The links between EVD and mobility are intimate. Physical contact with the bodily fluids of infected people who have already had symptoms of the virus is the only confirmed mode of propagation. Contaminated people who move about can spread the virus to those they come into physical contact with, either directly or indirectly through contaminated environments (WHO, 2015b). During the recent outbreak, the term ‘imported case’ (International SOS, 2015) came to signify infected people who travelled to new areas bringing the virus with them. High-profile ‘imported cases’ included Liberians who flew to Nigeria and the US, contaminating people in those countries, and a Guinean who travelled to Senegal and fell sick there (FrontPage Africa, 2014, Almendrala, 2014, RFI, 2014a). In an era where regional integration is purported to be a key goal both at sub-regional and regional levels, the problematic nature of ‘imported cases’ has not been lost on some.
If mobility is understood to be key to the spread of EVD, then the limitation of mobility is central to the control of the virus. EVD has long been regarded as a virus with no known licensed cure or vaccine. The main approach to epidemic control in EVD outbreaks has been to break contact between those that have been exposed to the virus and others in the communities in which they live and may have died (WHO, 2015b). This quarantining of infected people works to prevent others from coming into physical contact with their bodily fluids. Isolation and treatment of symptoms also reduces mortality rates in the face of a virus that can kill between 25 per cent and 90 per cent of those infected (WHO, 2015b). Curtailing the movement of the contacts of infected people allows for the monitoring of any signs of the development of the disease in those contacts. The proper disposal of the corpses of those killed by the virus prevents others from handling highly infectious cadavers and getting contaminated (WHO, 2015b).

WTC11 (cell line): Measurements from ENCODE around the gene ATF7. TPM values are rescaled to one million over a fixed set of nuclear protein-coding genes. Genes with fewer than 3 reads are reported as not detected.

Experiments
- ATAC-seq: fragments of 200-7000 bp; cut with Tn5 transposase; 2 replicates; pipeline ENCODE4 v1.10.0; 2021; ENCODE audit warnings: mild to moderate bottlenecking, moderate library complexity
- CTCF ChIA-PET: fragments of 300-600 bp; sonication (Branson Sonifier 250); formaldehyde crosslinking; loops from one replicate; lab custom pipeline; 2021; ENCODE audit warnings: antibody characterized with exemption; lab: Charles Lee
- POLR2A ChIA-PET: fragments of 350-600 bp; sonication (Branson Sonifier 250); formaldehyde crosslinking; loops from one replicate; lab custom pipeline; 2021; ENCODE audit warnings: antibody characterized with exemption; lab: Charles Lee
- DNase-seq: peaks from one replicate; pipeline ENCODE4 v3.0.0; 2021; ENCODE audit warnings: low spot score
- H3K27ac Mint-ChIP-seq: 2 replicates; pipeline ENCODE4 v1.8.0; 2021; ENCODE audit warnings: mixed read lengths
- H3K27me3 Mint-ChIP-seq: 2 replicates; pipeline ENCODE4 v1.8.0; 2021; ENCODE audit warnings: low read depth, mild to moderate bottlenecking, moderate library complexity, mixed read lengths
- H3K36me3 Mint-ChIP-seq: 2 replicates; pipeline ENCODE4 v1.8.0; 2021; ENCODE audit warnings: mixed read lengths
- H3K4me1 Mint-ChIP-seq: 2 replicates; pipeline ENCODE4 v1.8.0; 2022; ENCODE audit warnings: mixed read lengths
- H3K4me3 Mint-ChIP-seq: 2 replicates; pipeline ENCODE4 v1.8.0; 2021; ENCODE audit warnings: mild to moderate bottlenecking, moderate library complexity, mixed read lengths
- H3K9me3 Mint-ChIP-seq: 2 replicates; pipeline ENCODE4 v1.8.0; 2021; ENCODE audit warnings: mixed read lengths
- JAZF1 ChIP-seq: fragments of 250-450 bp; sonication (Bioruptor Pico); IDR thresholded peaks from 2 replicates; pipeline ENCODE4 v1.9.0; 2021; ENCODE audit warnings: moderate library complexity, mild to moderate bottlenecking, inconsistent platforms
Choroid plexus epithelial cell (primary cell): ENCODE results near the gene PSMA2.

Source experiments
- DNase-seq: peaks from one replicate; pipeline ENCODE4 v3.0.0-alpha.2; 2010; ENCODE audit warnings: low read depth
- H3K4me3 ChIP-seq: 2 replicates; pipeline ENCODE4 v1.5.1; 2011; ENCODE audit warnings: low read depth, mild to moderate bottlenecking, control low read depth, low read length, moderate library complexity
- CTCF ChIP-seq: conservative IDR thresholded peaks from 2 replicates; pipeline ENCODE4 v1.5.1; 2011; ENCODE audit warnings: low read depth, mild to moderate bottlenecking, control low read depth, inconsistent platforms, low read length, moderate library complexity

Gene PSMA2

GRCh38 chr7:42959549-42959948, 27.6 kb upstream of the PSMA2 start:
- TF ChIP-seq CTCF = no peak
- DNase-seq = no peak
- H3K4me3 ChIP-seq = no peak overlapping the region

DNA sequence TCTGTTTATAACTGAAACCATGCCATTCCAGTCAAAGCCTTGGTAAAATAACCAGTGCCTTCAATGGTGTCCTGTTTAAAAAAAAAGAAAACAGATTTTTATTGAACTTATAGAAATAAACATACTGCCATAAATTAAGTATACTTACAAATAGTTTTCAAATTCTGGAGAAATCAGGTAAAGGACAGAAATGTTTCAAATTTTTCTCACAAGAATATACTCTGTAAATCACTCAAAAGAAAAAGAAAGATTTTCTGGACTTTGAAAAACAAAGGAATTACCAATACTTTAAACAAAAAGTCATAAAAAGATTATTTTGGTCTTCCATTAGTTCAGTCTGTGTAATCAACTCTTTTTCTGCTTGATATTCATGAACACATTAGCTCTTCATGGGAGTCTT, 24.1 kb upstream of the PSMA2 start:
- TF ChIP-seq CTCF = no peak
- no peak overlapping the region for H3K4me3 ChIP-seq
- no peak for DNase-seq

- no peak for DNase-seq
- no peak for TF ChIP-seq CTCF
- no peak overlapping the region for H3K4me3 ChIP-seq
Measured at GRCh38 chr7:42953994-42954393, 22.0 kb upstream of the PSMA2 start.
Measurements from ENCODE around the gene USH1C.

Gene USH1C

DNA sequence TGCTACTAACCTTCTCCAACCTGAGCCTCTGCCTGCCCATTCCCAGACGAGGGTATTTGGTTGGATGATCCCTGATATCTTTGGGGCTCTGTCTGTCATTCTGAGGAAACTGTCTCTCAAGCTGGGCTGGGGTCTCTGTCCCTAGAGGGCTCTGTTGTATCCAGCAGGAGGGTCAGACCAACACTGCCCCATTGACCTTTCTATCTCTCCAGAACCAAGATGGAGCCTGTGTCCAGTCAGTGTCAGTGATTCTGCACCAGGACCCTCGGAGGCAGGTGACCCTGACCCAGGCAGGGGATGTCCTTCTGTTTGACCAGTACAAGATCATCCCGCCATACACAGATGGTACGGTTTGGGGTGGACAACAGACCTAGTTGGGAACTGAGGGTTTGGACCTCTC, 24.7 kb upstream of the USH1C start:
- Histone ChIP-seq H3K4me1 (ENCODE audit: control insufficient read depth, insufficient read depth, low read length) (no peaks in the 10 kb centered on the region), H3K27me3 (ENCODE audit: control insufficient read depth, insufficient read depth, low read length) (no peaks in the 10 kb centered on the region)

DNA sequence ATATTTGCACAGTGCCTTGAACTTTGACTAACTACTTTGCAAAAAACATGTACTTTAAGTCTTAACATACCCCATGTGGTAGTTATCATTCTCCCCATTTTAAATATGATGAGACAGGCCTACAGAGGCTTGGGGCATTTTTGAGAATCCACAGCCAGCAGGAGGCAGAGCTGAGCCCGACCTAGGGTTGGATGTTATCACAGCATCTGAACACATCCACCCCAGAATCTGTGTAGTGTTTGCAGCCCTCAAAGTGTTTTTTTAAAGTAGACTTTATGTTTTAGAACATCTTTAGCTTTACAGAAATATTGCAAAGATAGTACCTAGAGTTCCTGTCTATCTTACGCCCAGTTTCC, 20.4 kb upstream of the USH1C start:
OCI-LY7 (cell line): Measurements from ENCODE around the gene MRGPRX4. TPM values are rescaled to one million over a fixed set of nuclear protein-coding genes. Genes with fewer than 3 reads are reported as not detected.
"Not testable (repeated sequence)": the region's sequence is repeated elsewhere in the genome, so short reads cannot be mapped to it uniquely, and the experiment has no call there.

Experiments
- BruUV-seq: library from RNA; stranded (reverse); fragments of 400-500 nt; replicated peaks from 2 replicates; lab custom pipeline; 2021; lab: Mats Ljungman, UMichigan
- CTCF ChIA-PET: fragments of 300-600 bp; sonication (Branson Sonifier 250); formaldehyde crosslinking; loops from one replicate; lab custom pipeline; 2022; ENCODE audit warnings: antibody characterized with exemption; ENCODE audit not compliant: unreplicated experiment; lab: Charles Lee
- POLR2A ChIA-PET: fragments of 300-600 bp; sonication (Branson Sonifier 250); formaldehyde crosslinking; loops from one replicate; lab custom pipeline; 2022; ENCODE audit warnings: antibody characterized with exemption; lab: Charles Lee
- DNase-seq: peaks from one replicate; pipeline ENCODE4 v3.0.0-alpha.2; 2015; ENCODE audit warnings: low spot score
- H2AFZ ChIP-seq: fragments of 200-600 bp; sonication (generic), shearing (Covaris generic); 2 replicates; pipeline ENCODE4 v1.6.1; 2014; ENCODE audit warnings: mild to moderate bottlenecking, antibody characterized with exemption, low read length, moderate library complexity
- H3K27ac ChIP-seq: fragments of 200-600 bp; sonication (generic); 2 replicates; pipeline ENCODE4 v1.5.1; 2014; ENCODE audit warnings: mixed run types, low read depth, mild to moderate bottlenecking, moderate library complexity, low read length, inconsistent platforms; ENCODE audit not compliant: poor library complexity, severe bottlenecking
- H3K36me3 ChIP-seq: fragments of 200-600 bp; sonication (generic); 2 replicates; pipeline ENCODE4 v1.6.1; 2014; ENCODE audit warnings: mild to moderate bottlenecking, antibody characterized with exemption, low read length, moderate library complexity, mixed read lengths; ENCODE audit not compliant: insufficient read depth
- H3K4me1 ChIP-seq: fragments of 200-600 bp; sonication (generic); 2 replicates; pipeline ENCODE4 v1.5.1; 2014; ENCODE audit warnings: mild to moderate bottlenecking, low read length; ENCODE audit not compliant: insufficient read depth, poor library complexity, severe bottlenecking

The WHO’s recommendations on travel and mobility in the context of the EVD outbreak can be summarized in two sentences: first, infected people were to be isolated and prevented from travelling; second, the contacts of infected people were also to be prevented from travelling for the 21-day window in which the virus could develop, so they could be monitored for signs of development of the disease (WHO, 2014b).
However, the WHO, Médecins Sans Frontières (MSF) Institut Pasteur, the International Committee of the Red Cross (ICRC), the Centers for Disease Control and Prevention (CDC), and other organizations that assumed a frontline role in curbing the disease, explicitly discouraged curbs on mobility and travel. Curbs on travel, it was argued, made it harder for health practitioners fighting the disease, as well as their equipment and supplies, to get into and leave affected countries. They also dampened economic activity and, in doing so, further impoverished areas suffering from EVD making it harder for societies to resist and recover from the outbreak. Further, given the important role of mobility as one of the time-tested resilience strategies for many locals in West Africa,2 official curbs on mobility only promoted clandestine movement in an area where borders are very porous (Mackenzie, 2014). This made it harder for officials to monitor the movement of sick people and their contacts (Mackenzie, ibid).